A maxiskirt is an ankle-length skirt. It was made popular in the mid- and late-1970s and has since seen a resurgence in the 2000s. The maxiskirt was popular among women in the 1970s as a less revealing article of clothing. It features the typical A-line design of a knee or shin skirt, but reaches down to the ankles in a narrow fit.
The maxiskirt, as it is now known, was first developed in the 1970s, though its roots can be traced much earlier. Skirts similar to the maxiskirt were worn in the 19th century across the United States, and were again revived in the 1930s, after a decade of short skirts in the 1920s. Maxi-like skirts again became popular in the 1950s in a much more restrictive, conformist culture.
In the 1970s the maxiskirt was first designed as a response to the short skirts of the counterculture youth of the 1960s. The maxiskirt featured a waistline around the natural waist, usually at or just below the belly button. The design was narrow, nearly straight down to the ankle, and the fabric was typical of skirts of the day, cotton or polyester. The narrower fit around the ankles sacrificed the looseness of the Indian gauze skirts popular in the 21st century. The narrow fit showed the shapes of the upper leg, while allowing comfortable room for walking around the knees.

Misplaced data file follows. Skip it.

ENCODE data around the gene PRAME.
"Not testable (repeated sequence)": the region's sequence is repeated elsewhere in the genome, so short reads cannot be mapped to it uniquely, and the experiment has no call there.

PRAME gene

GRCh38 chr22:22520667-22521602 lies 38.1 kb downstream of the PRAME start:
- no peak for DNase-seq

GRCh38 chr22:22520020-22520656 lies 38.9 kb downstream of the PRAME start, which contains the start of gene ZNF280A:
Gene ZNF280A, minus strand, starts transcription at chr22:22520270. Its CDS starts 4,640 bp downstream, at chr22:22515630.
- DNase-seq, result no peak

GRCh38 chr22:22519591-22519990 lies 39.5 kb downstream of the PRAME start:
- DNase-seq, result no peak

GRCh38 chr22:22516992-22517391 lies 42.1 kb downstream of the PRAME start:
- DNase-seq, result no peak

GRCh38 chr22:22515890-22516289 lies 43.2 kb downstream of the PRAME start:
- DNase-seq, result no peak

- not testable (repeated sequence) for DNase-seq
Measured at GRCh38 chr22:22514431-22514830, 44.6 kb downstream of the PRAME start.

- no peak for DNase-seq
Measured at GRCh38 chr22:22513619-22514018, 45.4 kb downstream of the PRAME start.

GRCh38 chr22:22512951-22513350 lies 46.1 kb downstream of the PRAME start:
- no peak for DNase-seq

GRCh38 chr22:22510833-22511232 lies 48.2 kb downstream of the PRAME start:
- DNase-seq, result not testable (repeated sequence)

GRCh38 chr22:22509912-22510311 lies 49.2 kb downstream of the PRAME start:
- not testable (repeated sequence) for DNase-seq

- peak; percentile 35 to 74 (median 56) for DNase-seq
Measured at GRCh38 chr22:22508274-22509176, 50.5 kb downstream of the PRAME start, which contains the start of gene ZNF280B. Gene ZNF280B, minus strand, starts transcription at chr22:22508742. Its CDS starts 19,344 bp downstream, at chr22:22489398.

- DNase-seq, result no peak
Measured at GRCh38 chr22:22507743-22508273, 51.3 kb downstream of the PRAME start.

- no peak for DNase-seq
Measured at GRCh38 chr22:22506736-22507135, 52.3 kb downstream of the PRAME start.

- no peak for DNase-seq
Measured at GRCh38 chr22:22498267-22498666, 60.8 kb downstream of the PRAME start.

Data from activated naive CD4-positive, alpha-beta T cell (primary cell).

The maxiskirt was a popular dress choice for women in the workforce, as it covered up much of the legs and maintained a level of professionalism. It grew in popularity largely due to the feminist movement of the 1970s. Feminists, wishing to avoid sexual objectivity, used the maxiskirt to remain covered up, while remaining feminine.
The maxiskirt then saw a revival in the first decade of the 2000s. This revival was due in part to an exploration of alternate fashions. The explosion of fashion designers in the early 2000s, as well as a revival of vintage clothing, brought the maxiskirt back into the female consciousness. At the same time, the maxi allowed an alternative look for growing alternative cultures.